vetsoapfan

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  1. That's true. DEK is great at both characterization and legal drama. Someone should offer him a daytime soap!
  2. Yes, it was Alice Hireson, and she was perfectly cast for that complex role.
  3. Daring, literate, adult. Those days are long gone, alas.
  4. Oh yes. I was fortunate enough to be an avid soap watcher throughout the genre's glory years. I watched all the greats: Henry Slesar's TEON, William J. Bell's DAYS and Y&R, Pat Falken Smith's DAYS and GH, Agnes Nixon's AW, TGL, AMC and OLTL, Douglas Marland's GH, Irna Phillip's ATWT, Harding Lemay's AW, Claire Labine's LoL and R'sH...the list is endless. As I have mentioned before, the writing used to be so great in the 1950s, '60s, and '70s, did not even realize at the time how blessed and spoiled I was too see the master writers at the top of their game. I believed that soaps would always be well-written, adult, and thought-provoking. Little did I know that viewers would eventually end up going from William J. Bell to Charles Pratt, from Irna Phillips to Jean P., from Pat Falken Smith to James Reilly. AAAAAAGH!!!!
  5. Stephanie Martin was terrorizing Nicole, but ended up getting stabbed in the back (literally) and killed. Nicole found the body, and without thinking, pulled out the knife (at the insistence of Stephanie's mute daughter, Debbie, who suddenly found her voice long enough to scream, "Pull it out! Pull it out!" With her fingerprints all over the murder weapon, and with the police not believing that the mute Debbie could have spoken, Nicole went on trial for Stephanie's murder. Another excellent mystery/suspense saga, woven by the masterful Henry Slesar.
  6. Well, TEON had a long history filled with many memorable murderers, both male and female. If we are talking about lethal quality, I would personally rank Stephanie Martin above Elly Jo. Whatever happened to Mark Faulkner? He seems to have vanished from the soap radar!
  7. I would say that we could laugh nervously at her off-kilter behavior, but she was too toxic and dangerous to be a truly comic character. Slesar did not write her in a campy way , but rather as a demented women with more rage than education.
  8. Well, even though SB was never a favorite of mine ("writer" Ann Howard Bailey destroyed most of it), I am actually happy to hear that another soap survives intact. If only Sweden had complete runs of the P&G soaps like TEON! As far as I know, yes. You could check IMDB for clarification, however.
  9. In what country do you live?
  10. I vaguely recall something about Nixon having it in her contract with the network that AMC episodes would be archived, but I am hazy on the specifics. I know OLTL was not kept, however. And even if the early years of AMC were preserved at one point, we know they are gone now, alas. Yes, possibly TEXAS and CAPITAL exist. They were produced late enough. I know private collectors who have some RTPP and the 90-minute pilot of HTSAM, but I have no idea if all the eps were saved. I kind of doubt it. The shows were made in the early/mid 1970s. THE DOCTORS unexpectedly turned up, however, so we may never really know what still exists in American warehouses. Soaps which aired in other countries have been conserved in some cases. Claire Labine said that when they wanted to broadcast RH on Soapnet years ago, they found many episodes in Ireland. It is conceivable that various soap eps are sitting in storage around the globe rotting away, but since nobody cares to look for them or conserve them properly, soap lovers cannot pin much hope on that helping us. (Ancient DR. WHO episodes have been uncovered all over the place, and carefully archived, but DW is a cash cow and ancient soaps are not.) Elly Jo was putting poison into the tea and (knowing she was sinning) prayed desperately, "Please don't smite me Lord, please don't smite me!" Then, when no immediate punishment from above, she heaved a sigh of relief, shrugged, and said, "Well, I guess the Lord doesn't mind after all!" I found it hilarious, but I imagine a scene like that would provoke outrage from professional complainers of today, like 100 Million Morons, or whatever that far-right "religious" group calls itself.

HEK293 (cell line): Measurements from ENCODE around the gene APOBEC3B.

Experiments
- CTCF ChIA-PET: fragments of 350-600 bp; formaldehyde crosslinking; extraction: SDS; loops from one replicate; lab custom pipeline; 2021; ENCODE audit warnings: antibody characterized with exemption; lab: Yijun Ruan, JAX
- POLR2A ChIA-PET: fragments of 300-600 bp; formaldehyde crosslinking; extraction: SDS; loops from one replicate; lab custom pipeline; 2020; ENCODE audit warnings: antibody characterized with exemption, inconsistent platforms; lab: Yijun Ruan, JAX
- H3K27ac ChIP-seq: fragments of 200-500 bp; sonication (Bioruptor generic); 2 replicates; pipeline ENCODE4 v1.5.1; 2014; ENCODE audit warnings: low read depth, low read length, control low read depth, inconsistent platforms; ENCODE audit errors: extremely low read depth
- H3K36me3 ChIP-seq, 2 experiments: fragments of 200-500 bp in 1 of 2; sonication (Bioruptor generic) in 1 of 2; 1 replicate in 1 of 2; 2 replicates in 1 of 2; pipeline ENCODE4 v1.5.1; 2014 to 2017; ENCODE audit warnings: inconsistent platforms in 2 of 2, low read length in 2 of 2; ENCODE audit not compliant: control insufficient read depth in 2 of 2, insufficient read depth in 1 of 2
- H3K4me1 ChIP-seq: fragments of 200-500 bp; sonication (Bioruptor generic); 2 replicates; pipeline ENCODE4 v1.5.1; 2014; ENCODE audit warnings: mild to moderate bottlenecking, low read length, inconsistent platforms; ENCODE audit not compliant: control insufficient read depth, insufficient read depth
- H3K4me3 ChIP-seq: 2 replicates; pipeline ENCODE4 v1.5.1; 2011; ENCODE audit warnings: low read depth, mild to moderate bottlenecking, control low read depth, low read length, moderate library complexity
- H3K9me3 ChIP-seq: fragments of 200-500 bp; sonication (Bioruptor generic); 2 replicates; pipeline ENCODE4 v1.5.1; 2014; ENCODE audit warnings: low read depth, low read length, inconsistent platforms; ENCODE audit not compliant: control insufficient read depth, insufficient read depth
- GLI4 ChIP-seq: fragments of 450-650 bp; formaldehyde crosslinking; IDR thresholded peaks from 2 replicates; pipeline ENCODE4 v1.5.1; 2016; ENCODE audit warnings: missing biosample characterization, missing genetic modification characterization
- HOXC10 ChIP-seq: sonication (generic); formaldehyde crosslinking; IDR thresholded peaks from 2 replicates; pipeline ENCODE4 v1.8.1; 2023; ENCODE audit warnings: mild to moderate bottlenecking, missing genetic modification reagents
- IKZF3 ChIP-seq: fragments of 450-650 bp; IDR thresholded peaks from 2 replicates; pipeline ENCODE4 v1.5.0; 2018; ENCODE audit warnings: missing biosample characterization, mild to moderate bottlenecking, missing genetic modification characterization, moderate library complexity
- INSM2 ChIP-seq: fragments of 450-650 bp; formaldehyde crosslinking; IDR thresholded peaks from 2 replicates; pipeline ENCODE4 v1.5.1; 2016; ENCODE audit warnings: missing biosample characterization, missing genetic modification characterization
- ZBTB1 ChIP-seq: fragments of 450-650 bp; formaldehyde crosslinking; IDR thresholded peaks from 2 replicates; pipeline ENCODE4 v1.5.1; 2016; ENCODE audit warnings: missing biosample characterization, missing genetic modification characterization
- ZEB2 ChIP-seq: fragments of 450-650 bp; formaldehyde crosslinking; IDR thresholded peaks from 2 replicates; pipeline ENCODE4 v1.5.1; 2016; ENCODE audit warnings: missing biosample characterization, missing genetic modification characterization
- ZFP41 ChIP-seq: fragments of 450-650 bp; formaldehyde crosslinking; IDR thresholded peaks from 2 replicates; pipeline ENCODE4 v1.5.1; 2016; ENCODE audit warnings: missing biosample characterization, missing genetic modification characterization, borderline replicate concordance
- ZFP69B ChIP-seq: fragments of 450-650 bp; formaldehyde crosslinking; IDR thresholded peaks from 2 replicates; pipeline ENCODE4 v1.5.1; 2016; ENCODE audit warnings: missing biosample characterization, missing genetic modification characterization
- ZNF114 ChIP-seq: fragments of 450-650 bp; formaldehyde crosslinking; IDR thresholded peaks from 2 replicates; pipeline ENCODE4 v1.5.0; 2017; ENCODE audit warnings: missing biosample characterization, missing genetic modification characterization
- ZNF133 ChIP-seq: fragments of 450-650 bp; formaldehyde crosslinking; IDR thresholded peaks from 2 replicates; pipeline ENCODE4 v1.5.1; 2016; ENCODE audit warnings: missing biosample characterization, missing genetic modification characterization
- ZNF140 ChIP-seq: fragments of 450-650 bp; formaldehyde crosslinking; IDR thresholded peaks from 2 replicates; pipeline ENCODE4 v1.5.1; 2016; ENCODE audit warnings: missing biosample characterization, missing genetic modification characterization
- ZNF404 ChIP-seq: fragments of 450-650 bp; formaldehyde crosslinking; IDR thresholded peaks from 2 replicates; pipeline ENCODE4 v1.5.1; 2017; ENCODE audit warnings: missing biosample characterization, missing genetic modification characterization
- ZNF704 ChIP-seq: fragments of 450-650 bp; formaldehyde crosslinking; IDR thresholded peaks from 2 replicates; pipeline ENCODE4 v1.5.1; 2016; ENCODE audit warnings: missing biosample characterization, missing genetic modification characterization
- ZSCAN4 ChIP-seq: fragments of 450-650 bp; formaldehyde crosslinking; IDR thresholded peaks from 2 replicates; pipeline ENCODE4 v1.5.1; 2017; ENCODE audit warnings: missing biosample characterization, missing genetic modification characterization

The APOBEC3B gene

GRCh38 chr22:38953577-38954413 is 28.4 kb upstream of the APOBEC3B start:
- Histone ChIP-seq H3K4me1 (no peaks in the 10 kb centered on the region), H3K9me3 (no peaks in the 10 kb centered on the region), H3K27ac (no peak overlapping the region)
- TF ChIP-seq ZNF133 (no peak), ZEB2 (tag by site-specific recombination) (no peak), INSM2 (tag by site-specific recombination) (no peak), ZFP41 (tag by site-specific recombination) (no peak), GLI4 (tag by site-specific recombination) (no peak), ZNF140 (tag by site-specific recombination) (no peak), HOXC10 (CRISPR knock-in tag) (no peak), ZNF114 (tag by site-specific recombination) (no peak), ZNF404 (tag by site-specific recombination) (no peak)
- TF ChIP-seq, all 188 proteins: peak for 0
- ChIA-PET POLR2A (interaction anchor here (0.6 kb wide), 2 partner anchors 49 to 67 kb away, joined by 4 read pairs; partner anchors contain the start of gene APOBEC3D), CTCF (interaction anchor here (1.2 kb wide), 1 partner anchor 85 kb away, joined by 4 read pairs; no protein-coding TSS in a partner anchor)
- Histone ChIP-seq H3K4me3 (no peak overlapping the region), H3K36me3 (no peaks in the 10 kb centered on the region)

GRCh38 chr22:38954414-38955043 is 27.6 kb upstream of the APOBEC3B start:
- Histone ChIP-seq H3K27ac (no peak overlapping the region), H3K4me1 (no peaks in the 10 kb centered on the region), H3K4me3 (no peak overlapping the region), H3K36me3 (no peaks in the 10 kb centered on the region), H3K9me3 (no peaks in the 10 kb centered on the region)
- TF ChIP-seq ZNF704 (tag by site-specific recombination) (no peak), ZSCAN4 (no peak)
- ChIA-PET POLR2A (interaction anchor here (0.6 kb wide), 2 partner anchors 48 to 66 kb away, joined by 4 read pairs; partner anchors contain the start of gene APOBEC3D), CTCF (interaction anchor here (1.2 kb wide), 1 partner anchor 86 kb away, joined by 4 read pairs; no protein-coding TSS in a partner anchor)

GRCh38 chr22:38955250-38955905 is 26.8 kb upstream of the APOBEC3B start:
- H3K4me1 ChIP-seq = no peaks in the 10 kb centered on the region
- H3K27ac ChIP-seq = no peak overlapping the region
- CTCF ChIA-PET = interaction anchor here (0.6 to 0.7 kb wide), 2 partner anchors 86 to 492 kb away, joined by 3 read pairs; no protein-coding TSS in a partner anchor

11. Yes, that was another excellent and memorable storyline, with Dorothy Lyman acting her heart out as the deranged and loony Elly Jo Jamison. The character decided to poison the tea at one point, remarking that God obviously did not mind her murderous ways because He was not doing anything to stop her...a scene that would invoke hysteria in our current politically-correct climate.
  12. These are two of the best ones to read, IMHO. Also very interesting are Ellen Holly's book (although she comes across as slightly unhinged at times) and Mary Stuart's.
  13. That's the legend, but I am not sure how true it is, considering ABC was not keeping all its soap episodes in the 1970s anyway (unless Nixon had it in her contract that the eps be kept).
  14. No, AMC does not have most of its 1970s' material. B&B, DAYS, DARK SHADOWS, RYAN'S HOPE, THE DOCTORS (apparently), and Y&R are the only soaps whose video libraries survive intact, or mostly intact. Maybe PASSIONS (blechhh) and SUNSET BEACH too, since they were produced after the networks started saving soap episodes.
  15. Well, several soaps do have their entire video libraries intact, but sadly, not the P&G or ABC ones. I agree that if the networks allowed great writers to write adult, complex stories, soaps would be better off, but that does not seem to be in the cards. Soaps have regressed to pablum, offering bland, predictable material designed not to offend of challenge anyone. I still cannot believe some of the scenes I witnessed, or topics that were broached, backed in the 1970s. We will never get that sort of frank, adult, intelligent material again in today's climate.